PET Scans May Optimise Tuberculosis
Medikoe Wellness Expert
80 feet road indira nagar, Bengaluru Aug 5, 2021
Shortening tuberculosis (TB) treatment by optimising antibiotic dosing might be possible using data obtained from PET/CT scans. In a first-in-human study, scientists favourably measured antibiotic concentration-time profiles in patients suffering from pulmonary TB, a crucial first step towards using PET scans as a tool to optimise TB treatment.
Treatment of tuberculosis typically requires the patient to take prescription drugs for six months or more. The general daily dose of rifampin, a first-line TB drug, is 10 mg/kg; but amounts of up to 35 mg/kg every day are safe for adults. Higher drug concentrations at infection sites could more efficiently kill pathogens, making treatments quicker and reducing the risk of failure, relapse and mortality.
Effective treatment of infections is based on achieving adequate levels of the antibiotic at the injection sites, where the microbes live. However, due to the challenges of directly sampling infected tissues, info on rifampin levels at infection sites has only been possible from tuberculosis patients with refractory disease, where resections are done to remove the infected parts.
Sanjay Jain, the Principal investigator and Alvaro Ordonez, the lead author of the Center for TB Research at Johns Hopkins University School of Medicine, defeated this challenge using PET/CT with 11C-rifampin, a radiolabelled analogue of rifampin.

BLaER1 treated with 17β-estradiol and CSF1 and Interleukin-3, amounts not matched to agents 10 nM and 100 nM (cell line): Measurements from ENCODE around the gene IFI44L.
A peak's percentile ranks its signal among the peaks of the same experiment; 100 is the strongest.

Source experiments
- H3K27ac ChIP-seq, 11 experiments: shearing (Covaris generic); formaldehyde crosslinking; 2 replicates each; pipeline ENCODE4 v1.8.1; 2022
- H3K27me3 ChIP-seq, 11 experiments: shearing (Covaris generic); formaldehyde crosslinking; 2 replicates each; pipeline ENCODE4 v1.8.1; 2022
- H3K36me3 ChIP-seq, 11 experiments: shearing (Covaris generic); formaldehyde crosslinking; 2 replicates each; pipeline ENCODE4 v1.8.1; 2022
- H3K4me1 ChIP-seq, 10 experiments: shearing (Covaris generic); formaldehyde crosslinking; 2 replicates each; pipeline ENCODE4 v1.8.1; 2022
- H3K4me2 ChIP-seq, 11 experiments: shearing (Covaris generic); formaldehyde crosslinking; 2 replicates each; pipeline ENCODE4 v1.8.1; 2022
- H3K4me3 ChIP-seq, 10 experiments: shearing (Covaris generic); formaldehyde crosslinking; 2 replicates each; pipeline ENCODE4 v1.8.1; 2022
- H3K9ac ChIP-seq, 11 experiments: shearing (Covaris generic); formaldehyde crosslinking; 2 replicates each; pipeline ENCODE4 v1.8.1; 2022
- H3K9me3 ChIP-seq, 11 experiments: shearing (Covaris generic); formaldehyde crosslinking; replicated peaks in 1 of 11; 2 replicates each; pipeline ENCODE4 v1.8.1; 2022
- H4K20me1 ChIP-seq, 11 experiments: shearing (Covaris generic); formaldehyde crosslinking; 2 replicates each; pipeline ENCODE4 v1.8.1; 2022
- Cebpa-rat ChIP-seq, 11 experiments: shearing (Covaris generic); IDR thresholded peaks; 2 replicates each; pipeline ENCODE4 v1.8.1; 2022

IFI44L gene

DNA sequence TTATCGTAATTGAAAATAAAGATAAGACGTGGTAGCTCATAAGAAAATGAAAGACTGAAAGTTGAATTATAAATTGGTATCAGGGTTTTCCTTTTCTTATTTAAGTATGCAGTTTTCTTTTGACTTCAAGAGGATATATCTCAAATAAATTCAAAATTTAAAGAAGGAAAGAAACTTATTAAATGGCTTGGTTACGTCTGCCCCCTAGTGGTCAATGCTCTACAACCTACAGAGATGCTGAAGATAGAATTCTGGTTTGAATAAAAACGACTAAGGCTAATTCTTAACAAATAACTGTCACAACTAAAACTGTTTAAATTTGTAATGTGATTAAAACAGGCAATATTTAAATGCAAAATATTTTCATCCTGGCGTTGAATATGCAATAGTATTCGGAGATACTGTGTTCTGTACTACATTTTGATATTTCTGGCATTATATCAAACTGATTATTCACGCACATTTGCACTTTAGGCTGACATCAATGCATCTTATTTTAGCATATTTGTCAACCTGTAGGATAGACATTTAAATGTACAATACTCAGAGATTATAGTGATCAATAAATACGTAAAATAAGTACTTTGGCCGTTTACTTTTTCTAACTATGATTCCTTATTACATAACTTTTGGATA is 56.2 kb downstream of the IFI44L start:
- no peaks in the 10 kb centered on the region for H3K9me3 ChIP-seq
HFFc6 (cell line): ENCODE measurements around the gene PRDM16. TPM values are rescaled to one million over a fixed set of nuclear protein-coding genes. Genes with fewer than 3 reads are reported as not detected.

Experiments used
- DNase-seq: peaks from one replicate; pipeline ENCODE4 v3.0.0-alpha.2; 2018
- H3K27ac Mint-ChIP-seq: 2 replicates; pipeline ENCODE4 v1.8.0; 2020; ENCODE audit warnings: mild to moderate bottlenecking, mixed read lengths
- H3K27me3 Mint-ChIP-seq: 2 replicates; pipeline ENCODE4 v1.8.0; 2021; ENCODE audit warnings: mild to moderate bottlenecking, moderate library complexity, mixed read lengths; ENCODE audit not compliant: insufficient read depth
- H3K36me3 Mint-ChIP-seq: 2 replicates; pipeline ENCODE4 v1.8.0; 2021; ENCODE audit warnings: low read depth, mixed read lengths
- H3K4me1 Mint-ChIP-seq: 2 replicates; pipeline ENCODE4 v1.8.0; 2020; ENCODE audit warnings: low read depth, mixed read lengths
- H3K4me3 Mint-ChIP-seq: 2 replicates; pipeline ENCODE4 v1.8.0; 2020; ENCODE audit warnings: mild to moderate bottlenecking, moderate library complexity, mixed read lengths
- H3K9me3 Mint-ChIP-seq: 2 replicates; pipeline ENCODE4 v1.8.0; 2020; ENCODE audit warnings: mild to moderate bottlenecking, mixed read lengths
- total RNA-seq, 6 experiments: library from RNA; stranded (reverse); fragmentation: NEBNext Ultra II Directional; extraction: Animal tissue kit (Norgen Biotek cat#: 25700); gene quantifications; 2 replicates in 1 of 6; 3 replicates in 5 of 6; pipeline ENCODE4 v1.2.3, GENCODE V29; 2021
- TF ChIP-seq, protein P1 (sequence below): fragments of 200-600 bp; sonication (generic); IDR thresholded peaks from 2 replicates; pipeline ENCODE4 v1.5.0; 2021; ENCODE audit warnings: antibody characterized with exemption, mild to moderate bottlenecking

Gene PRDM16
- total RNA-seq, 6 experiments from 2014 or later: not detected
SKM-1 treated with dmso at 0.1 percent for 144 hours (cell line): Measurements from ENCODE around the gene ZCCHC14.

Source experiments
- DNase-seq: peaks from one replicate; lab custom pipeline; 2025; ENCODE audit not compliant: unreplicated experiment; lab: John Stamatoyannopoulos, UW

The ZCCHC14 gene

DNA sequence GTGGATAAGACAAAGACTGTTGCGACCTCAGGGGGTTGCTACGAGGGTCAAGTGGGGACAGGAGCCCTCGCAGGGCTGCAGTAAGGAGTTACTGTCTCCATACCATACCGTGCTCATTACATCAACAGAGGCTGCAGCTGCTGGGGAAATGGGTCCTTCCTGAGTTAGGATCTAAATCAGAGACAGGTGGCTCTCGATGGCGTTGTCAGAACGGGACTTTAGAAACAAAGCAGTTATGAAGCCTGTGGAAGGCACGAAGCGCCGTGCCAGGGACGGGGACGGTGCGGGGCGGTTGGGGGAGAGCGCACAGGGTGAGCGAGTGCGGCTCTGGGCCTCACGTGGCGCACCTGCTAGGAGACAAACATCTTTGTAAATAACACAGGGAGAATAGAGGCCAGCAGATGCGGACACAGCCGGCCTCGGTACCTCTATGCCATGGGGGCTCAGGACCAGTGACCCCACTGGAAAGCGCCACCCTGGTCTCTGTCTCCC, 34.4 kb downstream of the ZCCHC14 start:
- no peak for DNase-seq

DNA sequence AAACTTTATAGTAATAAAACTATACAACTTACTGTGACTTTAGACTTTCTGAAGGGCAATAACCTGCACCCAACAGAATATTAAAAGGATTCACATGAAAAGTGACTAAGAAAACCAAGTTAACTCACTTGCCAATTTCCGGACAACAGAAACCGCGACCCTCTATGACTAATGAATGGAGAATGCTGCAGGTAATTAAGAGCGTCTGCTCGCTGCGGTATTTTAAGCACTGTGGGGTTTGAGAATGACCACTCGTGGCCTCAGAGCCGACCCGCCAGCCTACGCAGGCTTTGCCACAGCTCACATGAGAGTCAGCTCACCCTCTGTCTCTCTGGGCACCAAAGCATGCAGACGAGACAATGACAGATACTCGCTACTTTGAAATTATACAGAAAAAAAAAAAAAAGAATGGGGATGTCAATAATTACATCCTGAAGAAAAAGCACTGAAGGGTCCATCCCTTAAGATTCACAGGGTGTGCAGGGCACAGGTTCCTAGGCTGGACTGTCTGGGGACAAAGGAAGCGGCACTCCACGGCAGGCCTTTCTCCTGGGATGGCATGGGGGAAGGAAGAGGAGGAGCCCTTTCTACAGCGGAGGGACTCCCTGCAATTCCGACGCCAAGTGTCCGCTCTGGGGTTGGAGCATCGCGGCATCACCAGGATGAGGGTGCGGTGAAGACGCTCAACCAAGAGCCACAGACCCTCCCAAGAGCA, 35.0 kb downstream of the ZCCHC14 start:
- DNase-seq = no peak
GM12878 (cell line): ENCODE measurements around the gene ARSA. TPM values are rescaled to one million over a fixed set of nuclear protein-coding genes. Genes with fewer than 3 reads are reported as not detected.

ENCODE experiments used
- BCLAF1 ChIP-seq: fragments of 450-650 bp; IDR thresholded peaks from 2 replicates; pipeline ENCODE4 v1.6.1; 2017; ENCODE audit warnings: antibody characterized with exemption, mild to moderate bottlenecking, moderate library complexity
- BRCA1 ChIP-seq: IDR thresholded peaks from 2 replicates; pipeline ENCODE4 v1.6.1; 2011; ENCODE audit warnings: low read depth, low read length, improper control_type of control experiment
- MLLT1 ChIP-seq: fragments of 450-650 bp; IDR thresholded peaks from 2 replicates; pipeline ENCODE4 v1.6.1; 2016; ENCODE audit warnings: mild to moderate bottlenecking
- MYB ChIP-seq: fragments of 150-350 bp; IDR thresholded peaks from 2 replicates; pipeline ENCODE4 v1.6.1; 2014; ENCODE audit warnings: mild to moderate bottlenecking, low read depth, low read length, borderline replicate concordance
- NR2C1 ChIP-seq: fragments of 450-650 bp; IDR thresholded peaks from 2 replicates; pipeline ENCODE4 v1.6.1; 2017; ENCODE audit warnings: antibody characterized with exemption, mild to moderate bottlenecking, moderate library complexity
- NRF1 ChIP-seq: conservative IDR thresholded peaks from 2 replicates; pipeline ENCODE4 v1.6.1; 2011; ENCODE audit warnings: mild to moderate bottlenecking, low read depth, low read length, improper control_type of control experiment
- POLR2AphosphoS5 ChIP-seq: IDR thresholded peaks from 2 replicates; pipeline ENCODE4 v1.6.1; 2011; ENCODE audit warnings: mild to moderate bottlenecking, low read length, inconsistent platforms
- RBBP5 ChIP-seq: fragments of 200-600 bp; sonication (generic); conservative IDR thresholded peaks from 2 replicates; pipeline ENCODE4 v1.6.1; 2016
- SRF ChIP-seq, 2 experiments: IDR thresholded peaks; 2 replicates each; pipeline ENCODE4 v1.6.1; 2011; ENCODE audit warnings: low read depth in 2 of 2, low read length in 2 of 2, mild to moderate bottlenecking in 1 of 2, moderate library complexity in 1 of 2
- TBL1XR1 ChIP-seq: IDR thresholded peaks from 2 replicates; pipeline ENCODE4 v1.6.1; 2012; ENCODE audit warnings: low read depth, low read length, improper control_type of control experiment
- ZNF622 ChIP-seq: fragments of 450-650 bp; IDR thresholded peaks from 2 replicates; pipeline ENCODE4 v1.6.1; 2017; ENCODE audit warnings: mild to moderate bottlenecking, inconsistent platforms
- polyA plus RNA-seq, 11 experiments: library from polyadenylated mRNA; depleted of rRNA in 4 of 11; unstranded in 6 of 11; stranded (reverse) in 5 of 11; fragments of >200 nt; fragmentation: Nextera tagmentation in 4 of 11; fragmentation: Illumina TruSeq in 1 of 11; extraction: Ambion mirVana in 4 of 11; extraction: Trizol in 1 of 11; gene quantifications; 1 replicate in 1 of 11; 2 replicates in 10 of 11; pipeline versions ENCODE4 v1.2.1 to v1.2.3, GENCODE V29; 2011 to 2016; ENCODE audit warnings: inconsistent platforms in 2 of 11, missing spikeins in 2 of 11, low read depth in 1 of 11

The team conducted a multi-institutional study in 12 patients (nine men and three women, 19 to 77 years old) recently diagnosed with rifampin-susceptible pulmonary tuberculosis. Half of the patients had pulmonary cavitation, thick-walled abnormal reservations in the lung, and all had been receiving treatment for at least ten days prior to their PET/CT scan. The researchers made 1221 measurements, involving 473 from infected lung lesions and 748 from uninfected areas, including the lung, liver, plasma and brain.
By adopting a plasma pharmacokinetics model, the researchers used the PET data to assess the tissue-to-plasma AUC ratio for every pathologically distinct lesion. The model explained the distribution of 11C-rifampin into affected and unaffected lung regions utilising the concentration-time profiles collected from the PET data. CT results revealed that pulmonary lesions were heterogeneous in various lung regions of a patient. 11C-rifampin exposures in pulmonary tuberculosis lesions were low, spatially compartmentalised and demonstrated between- and within-patient variability. The 11C-rifampin AUC tissue-to-plasma ratios were most lacking in cavity walls, compared with other TB lesions or unaffected lungs.
"This non-invasive approach to measuring intralesional pharmacokinetics of antibiotics can also be utilised in other infections such as methicillin-resistant Staphylococcus aureus, or MRSA, which is often cured with long courses of rifampin", Jain says. "We would finally be able to ascertain the most effective doses of specific drugs in particular patients."
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